Inflation soaring in the U.S. and worries are everywhere
Anthony Moretti
Consumers shop for meat at a Safeway grocery store as inflation continues to grow in Annapolis, Maryland, May 16, 2022. /CFP

Consumers shop for meat at a Safeway grocery store as inflation continues to grow in Annapolis, Maryland, May 16, 2022. /CFP

Editor's note: Anthony Moretti is an associate professor at the Department of Communication and Organizational Leadership at Robert Morris University in Pennsylvania. The article reflects the author's opinions and not necessarily those of CGTN.

James Carville was one of America's elite political strategists during the late 20th century. A loud and proud Democrat, Carville, in 1992, created the saying that ushered then U.S. President Bill Clinton into the White House: "It's the economy, stupid."

Carville said the slogan demonstrated that Clinton was aware the recession that gripped the United States that year had affected especially the poor and the middle class and, more importantly, Clinton had the policies to get America's house in order.

The rest, as the cliche reminds us, is history: Clinton, an otherwise unknown governor of Arkansas, defeated George H. W. Bush, who one year earlier had approval ratings at 90 percent after the country's success in the initial Gulf War.

Fast forward 30 years: The United States is not in recession (and might not be before the year is over) but it is facing its worst inflationary pressures since the 1980s. According to CNBC, inflation, currently sitting at roughly 8.3 percent, is forcing Americans to spend an extra $341 every month for the goods and services they use every day. As just one example, according to the Automobile Association of America, the average price for a gallon of gasoline in Pennsylvania, where I live, was $4.77 a couple of days ago; one year ago, it was $3.16.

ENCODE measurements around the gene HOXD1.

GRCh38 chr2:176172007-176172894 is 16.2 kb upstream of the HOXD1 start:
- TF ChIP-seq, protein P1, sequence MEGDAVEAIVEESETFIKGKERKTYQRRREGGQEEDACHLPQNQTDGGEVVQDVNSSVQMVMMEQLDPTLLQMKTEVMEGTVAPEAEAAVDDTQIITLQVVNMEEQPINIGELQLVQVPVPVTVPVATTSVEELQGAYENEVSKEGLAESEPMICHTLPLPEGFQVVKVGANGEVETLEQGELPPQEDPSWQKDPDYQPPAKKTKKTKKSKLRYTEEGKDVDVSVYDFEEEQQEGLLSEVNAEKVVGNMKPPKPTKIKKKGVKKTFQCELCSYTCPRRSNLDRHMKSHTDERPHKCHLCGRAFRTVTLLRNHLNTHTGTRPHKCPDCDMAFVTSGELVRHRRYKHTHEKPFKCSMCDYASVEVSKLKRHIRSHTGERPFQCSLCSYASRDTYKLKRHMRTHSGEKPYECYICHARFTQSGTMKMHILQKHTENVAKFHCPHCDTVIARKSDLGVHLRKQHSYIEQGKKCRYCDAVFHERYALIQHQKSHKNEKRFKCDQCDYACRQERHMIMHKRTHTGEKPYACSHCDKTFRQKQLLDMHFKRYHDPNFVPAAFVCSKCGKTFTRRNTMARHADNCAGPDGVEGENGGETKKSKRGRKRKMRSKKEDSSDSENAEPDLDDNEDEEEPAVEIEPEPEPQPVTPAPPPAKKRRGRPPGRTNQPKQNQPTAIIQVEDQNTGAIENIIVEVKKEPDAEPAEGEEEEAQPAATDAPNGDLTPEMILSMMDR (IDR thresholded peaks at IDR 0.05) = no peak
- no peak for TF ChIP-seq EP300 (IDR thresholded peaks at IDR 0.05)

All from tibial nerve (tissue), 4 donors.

Put it all together and Americans are buying fewer products but spending more for them, taking shorter vacations (or cancelling them) and delaying retirement plans. Meanwhile, businesses are raising prices to counteract their increased costs, some of which were already rising because of supply chain issues. They are also delaying the purchase of expensive new equipment, and they might be forced to layoff employees in the coming months.

The current U.S. President Joe Biden is already feeling the country's wrath, and his fellow Democrats are especially angry. A few days ago, his popularity reached the lowest point of his roughly 17 months in office. As the Associated Press reported, "Overall, only about two in 10 adults say the U.S. is heading in the right direction or the economy is good, both down from about three in 10 a month earlier. Those drops were concentrated among Democrats, with just 33 percent within the president's party saying the country is headed in the right direction, down from 49 percent in April."

About a year ago, the story was much different. Americans were cautiously optimistic that the worst of the pandemic was behind them. On top of that, the president had signed a stimulus package that placed about $1,400 in almost everyone's bank account. Little did anyone know that such government largesse would be a bad thing.